To All The Moms

Mothers (and fathers) of children with disabilities encounter challenges and sometimes debilitating emotions along with pride, happiness, and endless love that goes with special needs parenting. Fear and isolation, concern for their child’s future, constant anxiety rooted in how to best help their child, sadness for the cultural, educational, and societal isolation felt by children and parents alike, and constant vigilance, advocacy, uncertainty, and exhaustion is woven into our daily lives. Forever. Grief is usually a permanent companion on this journey.

Most mothers of children with disabilities won’t tell you about their honest and raw feelings because they are afraid you’ll judge them as pessimistic, negative, critical of their child, a worrywart, perfectionistic, or worst of all, resentful of their own child. Typical parents will never comprehend the stress and overwhelming exhaustion that permeates a special needs parent’s very being.

This is why most parents don’t discuss their feelings about the difficulties of parenting, especially outside the special needs “tribe.” I recently read a thoughtful essay titled “A Mother’s Reality of Raising A Child with Special Needs“. In it, I found the rare gift of understanding, which I hope you will share with every special mother in your life.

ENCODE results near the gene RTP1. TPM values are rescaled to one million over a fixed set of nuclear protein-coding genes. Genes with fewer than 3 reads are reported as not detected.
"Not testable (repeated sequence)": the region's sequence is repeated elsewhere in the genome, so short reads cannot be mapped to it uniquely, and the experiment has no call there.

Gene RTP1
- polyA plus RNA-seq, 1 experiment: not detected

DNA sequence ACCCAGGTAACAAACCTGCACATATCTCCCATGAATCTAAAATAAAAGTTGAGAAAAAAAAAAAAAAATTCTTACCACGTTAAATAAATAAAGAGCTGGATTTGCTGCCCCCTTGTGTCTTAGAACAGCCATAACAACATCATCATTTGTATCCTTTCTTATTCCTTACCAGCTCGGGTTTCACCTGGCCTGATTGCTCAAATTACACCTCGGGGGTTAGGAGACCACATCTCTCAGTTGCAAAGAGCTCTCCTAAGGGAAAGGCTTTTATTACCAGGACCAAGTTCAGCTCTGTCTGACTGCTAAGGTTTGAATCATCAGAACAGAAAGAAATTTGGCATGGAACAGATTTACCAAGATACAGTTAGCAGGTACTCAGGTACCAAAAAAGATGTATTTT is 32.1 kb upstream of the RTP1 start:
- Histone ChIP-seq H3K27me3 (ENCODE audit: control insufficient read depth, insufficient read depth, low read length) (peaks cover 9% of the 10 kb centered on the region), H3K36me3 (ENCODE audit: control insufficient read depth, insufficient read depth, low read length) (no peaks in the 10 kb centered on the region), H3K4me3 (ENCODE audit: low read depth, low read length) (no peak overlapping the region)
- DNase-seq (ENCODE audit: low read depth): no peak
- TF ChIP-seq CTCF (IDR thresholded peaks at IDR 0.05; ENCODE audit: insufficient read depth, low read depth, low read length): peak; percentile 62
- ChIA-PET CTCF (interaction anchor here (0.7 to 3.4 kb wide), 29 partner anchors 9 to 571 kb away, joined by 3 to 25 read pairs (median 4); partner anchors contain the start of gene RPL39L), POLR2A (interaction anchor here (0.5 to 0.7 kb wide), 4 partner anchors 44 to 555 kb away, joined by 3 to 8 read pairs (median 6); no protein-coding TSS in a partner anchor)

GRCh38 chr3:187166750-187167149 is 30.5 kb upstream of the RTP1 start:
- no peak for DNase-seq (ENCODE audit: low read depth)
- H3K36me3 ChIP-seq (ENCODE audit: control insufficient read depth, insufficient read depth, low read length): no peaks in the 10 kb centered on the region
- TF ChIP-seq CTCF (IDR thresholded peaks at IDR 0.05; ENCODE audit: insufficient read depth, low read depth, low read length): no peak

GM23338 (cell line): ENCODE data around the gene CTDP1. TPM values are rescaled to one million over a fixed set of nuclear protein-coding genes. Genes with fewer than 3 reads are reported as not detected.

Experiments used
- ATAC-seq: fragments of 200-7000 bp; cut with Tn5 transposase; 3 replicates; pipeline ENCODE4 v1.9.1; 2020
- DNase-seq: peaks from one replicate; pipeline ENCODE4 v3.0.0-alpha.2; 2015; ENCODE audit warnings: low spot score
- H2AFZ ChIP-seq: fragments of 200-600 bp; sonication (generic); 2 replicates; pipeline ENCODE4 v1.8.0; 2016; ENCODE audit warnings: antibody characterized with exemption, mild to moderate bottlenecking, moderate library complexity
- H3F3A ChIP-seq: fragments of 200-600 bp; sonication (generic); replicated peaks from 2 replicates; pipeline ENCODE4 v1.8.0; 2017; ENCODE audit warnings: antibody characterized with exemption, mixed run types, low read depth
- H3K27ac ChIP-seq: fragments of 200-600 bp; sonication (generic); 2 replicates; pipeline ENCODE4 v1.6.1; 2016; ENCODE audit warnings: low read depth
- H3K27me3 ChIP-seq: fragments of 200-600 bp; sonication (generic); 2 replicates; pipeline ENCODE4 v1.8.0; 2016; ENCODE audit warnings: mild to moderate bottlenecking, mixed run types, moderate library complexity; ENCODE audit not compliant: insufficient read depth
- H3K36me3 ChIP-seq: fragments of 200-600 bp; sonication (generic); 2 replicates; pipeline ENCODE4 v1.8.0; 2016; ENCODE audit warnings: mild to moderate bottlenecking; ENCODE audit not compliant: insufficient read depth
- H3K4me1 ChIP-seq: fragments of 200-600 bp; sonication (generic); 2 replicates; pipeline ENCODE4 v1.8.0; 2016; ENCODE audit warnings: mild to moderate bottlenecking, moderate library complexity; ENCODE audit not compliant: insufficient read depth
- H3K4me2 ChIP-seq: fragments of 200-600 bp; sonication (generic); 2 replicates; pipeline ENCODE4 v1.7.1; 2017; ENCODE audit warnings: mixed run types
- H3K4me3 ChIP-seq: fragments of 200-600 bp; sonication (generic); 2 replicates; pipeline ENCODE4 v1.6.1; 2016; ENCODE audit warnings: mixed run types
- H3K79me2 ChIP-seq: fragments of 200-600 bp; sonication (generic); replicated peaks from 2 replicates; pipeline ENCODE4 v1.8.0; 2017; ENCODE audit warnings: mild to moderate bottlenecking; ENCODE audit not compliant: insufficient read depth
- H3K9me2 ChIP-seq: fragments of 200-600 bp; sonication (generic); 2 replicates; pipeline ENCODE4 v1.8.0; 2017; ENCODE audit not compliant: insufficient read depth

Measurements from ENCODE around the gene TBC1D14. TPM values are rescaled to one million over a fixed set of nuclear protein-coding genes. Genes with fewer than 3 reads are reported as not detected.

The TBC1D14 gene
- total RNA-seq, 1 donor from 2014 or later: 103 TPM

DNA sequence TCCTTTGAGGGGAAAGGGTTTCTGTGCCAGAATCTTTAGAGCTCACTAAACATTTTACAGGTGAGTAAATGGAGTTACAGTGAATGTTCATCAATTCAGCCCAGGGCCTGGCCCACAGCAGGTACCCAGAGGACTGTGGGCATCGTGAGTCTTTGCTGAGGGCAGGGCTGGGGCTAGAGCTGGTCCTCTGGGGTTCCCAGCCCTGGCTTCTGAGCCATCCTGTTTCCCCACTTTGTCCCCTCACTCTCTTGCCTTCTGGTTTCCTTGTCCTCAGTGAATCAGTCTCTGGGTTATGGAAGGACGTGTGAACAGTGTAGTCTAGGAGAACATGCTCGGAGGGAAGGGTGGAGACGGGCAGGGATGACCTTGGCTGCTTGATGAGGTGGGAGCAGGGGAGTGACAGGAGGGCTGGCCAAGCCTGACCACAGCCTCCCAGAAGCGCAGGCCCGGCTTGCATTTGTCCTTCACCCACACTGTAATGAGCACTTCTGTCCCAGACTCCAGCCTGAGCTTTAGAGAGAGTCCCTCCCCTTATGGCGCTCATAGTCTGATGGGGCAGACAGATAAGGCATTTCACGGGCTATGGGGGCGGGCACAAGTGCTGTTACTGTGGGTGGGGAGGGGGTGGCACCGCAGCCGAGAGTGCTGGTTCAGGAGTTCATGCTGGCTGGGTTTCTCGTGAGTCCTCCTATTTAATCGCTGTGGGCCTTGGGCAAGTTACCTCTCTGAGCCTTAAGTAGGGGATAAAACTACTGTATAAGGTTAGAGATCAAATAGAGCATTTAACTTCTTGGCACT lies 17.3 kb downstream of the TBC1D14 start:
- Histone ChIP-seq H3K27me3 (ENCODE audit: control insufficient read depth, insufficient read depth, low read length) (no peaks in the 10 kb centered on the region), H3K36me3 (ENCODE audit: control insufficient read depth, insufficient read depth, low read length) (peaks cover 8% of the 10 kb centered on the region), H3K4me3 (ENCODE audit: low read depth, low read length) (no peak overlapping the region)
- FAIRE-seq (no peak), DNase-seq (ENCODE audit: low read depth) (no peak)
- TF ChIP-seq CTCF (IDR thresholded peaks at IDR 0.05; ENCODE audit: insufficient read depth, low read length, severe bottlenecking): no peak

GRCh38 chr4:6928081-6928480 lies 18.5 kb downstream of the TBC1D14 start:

To the mothers we serve, we wish you a Happy Mother’s Day that celebrates the moments of joy and accomplishment in your lives—getting those additional minutes of services at school, outgrowing the need for AFO/SMOs, seeing that smile after racing in Special Olympics, finding the perfect day program, saying first words, landing on a therapy or medication that helps (yours or your child’s!!), living in a home of his or her own, taking public transportation, out-earning government benefits, trying out a job, and enjoying rare moments of real connection. May these moments last long and fuel your never-ending work.

Ways to Support Mothers of Children with Disabilities

For those of you who are not mothers of a child with special needs, but know one that you’d like to support, we have a few tips for you.

  1. Host a playdate that includes a friend with special needs. Here are some tips from The Nora Project.
  2. Tactfully explain to your own children what it means for a child to have “special needs.” For example, say “Ethan is still learning how to talk” instead of shushing your child when he asks why Ethan’s speech is delayed, or awkwardly apologizing to Ethan’s mother for the question.
  3. Include moms of special needs kids in social events—even if they decline often. Keep asking – you will help them feel less alone and provide a much-needed respite. Remember that childcare limitations may prevent them from participating often.
  4. If your kids express interest in babysitting, encourage them to work with those who have disabilities. They will have the opportunity to learn and practice empathy and gain exposure to career choices they otherwise would not have known about (2 of our former sitters have chosen special education teaching careers, and 1 will become a BCBA).

To all of the women who protect, nurture, teach, cuddle, love, discipline, and unconditionally love our children—our friends, aunts, step-moms, grandmothers, teachers, paraprofessionals, caregivers, and babysitters—thank you for being an important person in our kids’ lives. Your love for our child has impact beyond measure. Happy Mother’s Day to all! — KC